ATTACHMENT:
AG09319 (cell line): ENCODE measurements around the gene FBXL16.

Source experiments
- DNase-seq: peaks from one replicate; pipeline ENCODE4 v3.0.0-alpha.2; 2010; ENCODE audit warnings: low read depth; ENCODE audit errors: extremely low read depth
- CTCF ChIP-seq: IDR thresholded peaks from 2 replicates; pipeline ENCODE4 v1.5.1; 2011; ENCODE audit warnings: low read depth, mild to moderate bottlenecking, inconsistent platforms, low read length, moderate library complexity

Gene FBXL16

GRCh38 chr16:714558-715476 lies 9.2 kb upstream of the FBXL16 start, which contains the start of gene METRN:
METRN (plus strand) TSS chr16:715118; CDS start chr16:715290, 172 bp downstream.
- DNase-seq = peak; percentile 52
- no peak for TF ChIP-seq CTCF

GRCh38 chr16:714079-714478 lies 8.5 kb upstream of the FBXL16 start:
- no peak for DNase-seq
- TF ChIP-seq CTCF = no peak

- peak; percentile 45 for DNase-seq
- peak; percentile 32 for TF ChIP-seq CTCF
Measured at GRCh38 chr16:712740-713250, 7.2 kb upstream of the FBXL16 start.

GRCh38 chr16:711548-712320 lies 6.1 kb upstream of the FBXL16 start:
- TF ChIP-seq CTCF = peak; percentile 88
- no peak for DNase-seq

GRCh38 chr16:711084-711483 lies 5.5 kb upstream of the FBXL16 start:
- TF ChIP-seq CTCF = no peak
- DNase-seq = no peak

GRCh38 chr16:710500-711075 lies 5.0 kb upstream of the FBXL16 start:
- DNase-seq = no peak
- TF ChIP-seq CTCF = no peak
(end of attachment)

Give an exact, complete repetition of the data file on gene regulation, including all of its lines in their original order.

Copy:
AG09319 (cell line): ENCODE measurements around the gene FBXL16.

Source experiments
- DNase-seq: peaks from one replicate; pipeline ENCODE4 v3.0.0-alpha.2; 2010; ENCODE audit warnings: low read depth; ENCODE audit errors: extremely low read depth
- CTCF ChIP-seq: IDR thresholded peaks from 2 replicates; pipeline ENCODE4 v1.5.1; 2011; ENCODE audit warnings: low read depth, mild to moderate bottlenecking, inconsistent platforms, low read length, moderate library complexity

Gene FBXL16

GRCh38 chr16:714558-715476 lies 9.2 kb upstream of the FBXL16 start, which contains the start of gene METRN:
METRN (plus strand) TSS chr16:715118; CDS start chr16:715290, 172 bp downstream.
- DNase-seq = peak; percentile 52
- no peak for TF ChIP-seq CTCF

GRCh38 chr16:714079-714478 lies 8.5 kb upstream of the FBXL16 start:
- no peak for DNase-seq
- TF ChIP-seq CTCF = no peak

- peak; percentile 45 for DNase-seq
- peak; percentile 32 for TF ChIP-seq CTCF
Measured at GRCh38 chr16:712740-713250, 7.2 kb upstream of the FBXL16 start.

GRCh38 chr16:711548-712320 lies 6.1 kb upstream of the FBXL16 start:
- TF ChIP-seq CTCF = peak; percentile 88
- no peak for DNase-seq

GRCh38 chr16:711084-711483 lies 5.5 kb upstream of the FBXL16 start:
- TF ChIP-seq CTCF = no peak
- DNase-seq = no peak

GRCh38 chr16:710500-711075 lies 5.0 kb upstream of the FBXL16 start:
- DNase-seq = no peak
- TF ChIP-seq CTCF = no peak